That's what is so utterly depressing. Not that there's genuine cause for optimism of a theoretical future that may never come to fruition, but rather that we were so close and now it feels likely that our chance has passed us by. All that was needed was sensible backing and investment in a small number of key areas, and Levy refused to push the boat out. Now we'll likely be languishing for years as a result. It's gutting.
Great post!

I doubt Levy and ENIC share this view. We have been so close to trophies over the last 7 years but any investment as been reactive rather than proactive.

Fans will feel like the ship (trophies) has sailed.

I wonder if Levy and ENIC feel like the ship (stadium) has arrived.

Different priorities
 

SecretLemonadeDrinker

Active Member
Joined
Jun 30, 2020
Messages
54
Perhaps in the long term the infrastructure that ENIC have put in place will enable us to challenge again, but the point that @jeremystorey is making in the post that you quoted is that he's despairing over the short- and medium-term. We had a golden opportunity to kick on and the club utterly squandered it.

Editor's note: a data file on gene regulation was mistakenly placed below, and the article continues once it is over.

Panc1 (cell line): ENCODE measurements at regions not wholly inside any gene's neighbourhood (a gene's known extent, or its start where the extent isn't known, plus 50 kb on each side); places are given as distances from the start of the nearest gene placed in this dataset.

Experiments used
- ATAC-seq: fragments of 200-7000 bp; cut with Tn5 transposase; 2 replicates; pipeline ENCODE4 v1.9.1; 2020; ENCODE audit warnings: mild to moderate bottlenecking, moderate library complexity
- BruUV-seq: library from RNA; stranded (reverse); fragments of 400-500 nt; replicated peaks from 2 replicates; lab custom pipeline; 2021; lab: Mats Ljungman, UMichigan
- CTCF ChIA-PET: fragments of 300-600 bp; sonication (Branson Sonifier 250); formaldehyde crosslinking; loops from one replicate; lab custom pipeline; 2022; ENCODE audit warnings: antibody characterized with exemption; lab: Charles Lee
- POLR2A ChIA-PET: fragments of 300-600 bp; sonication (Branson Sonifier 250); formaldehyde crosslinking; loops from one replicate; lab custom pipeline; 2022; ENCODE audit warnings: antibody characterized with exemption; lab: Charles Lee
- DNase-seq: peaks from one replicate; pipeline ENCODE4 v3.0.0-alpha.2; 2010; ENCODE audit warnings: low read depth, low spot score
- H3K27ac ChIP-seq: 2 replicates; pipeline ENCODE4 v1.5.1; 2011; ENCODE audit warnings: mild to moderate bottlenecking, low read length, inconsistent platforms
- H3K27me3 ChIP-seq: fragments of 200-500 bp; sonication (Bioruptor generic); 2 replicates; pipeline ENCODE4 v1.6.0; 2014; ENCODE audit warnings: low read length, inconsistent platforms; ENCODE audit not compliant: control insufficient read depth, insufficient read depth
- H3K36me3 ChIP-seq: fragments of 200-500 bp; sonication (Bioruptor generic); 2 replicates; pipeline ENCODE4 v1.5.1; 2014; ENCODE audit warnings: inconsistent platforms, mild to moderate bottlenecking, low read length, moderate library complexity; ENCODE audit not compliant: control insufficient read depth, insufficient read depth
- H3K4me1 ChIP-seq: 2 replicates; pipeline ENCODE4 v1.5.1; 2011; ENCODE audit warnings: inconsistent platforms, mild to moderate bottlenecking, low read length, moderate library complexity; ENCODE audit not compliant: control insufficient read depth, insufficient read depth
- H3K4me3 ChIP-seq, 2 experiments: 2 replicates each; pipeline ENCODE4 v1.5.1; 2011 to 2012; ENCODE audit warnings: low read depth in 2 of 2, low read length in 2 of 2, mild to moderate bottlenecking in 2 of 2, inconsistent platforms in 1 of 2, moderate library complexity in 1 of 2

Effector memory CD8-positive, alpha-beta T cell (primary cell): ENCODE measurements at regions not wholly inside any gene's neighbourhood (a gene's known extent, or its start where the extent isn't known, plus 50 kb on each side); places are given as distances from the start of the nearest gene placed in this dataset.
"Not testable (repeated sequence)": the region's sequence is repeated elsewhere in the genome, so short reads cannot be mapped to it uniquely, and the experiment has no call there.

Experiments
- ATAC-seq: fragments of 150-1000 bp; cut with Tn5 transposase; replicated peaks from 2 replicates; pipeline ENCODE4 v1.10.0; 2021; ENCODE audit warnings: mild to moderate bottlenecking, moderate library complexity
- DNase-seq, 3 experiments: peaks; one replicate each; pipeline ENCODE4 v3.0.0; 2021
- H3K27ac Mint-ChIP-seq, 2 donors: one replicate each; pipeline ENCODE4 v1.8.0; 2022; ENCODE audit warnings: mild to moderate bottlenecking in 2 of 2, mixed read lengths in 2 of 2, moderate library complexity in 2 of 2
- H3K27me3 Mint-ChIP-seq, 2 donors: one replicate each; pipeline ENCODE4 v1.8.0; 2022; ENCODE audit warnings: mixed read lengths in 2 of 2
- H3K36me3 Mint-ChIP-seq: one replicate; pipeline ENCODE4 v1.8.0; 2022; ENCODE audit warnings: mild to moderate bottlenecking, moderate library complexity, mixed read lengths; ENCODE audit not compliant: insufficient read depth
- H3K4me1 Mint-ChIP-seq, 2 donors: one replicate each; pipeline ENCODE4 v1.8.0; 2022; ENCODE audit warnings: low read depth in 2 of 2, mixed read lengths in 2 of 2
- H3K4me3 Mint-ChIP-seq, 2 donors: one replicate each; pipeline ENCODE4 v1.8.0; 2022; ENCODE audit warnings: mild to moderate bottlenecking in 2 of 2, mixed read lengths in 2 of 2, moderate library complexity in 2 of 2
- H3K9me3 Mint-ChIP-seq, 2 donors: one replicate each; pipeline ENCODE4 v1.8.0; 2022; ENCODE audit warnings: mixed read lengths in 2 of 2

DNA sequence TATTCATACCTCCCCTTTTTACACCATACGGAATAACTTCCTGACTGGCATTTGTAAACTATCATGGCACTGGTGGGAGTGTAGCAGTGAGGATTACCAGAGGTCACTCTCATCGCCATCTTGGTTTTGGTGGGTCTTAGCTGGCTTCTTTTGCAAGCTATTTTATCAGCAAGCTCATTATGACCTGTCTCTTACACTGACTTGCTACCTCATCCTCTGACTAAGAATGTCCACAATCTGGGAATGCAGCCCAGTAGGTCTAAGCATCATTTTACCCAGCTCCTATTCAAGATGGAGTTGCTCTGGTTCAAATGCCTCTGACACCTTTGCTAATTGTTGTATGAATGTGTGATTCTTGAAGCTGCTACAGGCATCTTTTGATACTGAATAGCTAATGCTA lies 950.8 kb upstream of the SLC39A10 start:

The failings in the transfer market have already been outlined in this thread so I won't re-litigate them, but it suffices to say that they have been numerous and costly. The end result is that City (who were always marginally ahead of us even at our best) and Liverpool have pulled miles ahead, Chelsea and United appear to be on the cusp of doing the same, the likes of Wolves and Leicester have pulled level with us if not marginally in front, and Newcastle are poised to be able to outspend us massively. Even Everton have now a world class manager and an owner who is not afraid to invest in their squad, so may pose a real threat to our position before long. We've been pulled back toward mid-table.